Andrew Coates

The Flight of the Intellectuals?
A Look at Paul Berman’s Latest Book

Author: Andrew Coates
Source: New Interventions, Volume 13, no 4, Summer 2011.
Prepared for the Marxist Internet Archive: by Paul Flewers & David Walters in 2017 & 2018
Copyright: New Interventions & Paul Flewers. Used here with permission.

The phobia against secularists has passed the liberal dinner-party test. From Baroness Warsi, through the Guardian Comments page, to the apparently Marxist Socialist Workers Party, it has become acceptable to describe ‘anti-god-botherers’ as vulgar and insulting. Behind the New Atheists’ rationalism, the chattering classes say, lies a Eurocentric sense of superiority. Their criticism of Islam barely disguises racial prejudice. Failure to understand that ‘extremist’ Islamists are not representative of the faith, but individuals reacting to Western callousness and their own humiliation, is to draw close to the English Defence League. Enlightenment fundamentalism is not just bad taste. It is ‘new racism’, a cover for military imperialism, and an endorsement of Guantánamo Bay.

Guests at such soirées will find much to ruminate about in The Flight of the Intellectuals. Paul Berman describes himself as ‘pro-war and left-wing’ — a supporter of ‘humanitarian interventionism’. In Terror and Liberalism (2003) he described Islamism as an irrationalist mass movement. Against this totalitarianism, with its ‘mad platform’, Berman advocated a ‘third force’ that would defend human rights and build the basis of a liberal society across the Muslim world. It turned out that this force could be, albeit imperfectly, embodied by the overthrow of Saddam Hussein and the Allied military occupation of Iraq.

That one can be a militant secularist, a left-wing democratic socialist, and strongly oppose both Islamism and American armed politics, tended to get forgotten in the confrontation between Berman’s ‘decent left’ and those who used ‘anti-imperialism’ to justify the kind of apology for Islamism sketched above.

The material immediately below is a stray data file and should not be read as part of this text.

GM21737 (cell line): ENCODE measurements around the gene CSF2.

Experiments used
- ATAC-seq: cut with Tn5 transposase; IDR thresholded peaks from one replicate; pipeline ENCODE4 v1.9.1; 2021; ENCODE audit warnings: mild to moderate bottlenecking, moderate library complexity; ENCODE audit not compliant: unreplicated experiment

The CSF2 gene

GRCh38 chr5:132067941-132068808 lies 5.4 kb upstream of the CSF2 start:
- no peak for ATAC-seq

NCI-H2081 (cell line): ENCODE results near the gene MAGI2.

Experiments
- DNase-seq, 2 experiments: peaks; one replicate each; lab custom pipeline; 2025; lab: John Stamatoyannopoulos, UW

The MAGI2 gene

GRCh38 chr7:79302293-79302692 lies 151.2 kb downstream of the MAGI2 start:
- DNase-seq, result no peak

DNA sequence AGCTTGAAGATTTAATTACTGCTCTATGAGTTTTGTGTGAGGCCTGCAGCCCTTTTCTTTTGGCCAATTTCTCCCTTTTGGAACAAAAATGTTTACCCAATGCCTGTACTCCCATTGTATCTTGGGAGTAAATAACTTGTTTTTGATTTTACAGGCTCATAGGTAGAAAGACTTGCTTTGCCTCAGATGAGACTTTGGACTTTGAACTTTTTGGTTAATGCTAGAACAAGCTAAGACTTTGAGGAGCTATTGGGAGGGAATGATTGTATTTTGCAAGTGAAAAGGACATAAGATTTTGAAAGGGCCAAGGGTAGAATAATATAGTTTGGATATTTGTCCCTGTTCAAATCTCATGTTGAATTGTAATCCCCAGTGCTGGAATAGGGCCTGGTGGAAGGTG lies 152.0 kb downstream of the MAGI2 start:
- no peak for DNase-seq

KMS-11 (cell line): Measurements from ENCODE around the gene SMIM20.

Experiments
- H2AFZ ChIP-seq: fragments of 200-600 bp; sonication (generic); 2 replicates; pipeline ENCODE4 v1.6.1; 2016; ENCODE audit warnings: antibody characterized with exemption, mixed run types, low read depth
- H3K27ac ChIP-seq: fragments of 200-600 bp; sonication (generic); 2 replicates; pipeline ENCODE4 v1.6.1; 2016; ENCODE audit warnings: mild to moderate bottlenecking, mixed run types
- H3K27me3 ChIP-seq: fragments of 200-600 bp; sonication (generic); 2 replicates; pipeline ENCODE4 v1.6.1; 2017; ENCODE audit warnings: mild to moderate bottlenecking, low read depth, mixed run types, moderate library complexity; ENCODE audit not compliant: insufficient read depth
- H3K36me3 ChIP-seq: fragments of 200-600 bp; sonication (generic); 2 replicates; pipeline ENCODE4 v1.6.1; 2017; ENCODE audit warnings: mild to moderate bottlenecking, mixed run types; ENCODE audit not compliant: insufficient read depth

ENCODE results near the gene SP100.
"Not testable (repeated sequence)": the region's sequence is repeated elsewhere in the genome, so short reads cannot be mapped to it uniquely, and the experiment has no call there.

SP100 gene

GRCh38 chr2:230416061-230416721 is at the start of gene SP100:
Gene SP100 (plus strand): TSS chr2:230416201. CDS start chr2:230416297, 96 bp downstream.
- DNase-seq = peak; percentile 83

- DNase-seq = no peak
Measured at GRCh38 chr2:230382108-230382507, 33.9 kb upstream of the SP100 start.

Berman has continued his campaign against what he considers to be Islamist totalitarianism. Tariq Ramadan is the hook on which this extended pamphlet hangs: ‘The conventional wisdom looked on Tariq Ramadan as a long-awaited Islamic hero — the religious thinker who was going, at last, to adapt Islam to the modern world.’ (p 26) His essay is a genuine contribution to the ‘central debate of our moment’. That is the ‘debate over Islamist ideas in the Western countries, and over the reluctance of journalists and intellectuals from Western backgrounds to grapple seriously with the Islamist ideas’ (p 11). Berman subjects Ramadan to a degree of hostile forensic examination only exceeded by Caroline Fourest’s Frère Tariq (2004). He discusses the Rushdie affair, the Muhammad cartoons, and hostility to Israel. During this interrogation Berman tries to reveal a deeper complicity between Ramadan and the Islamist far-right. Some of his insights are illuminating, but that it is also riddled with contentious and wholly false claims cannot, nevertheless, be forgotten for an instant.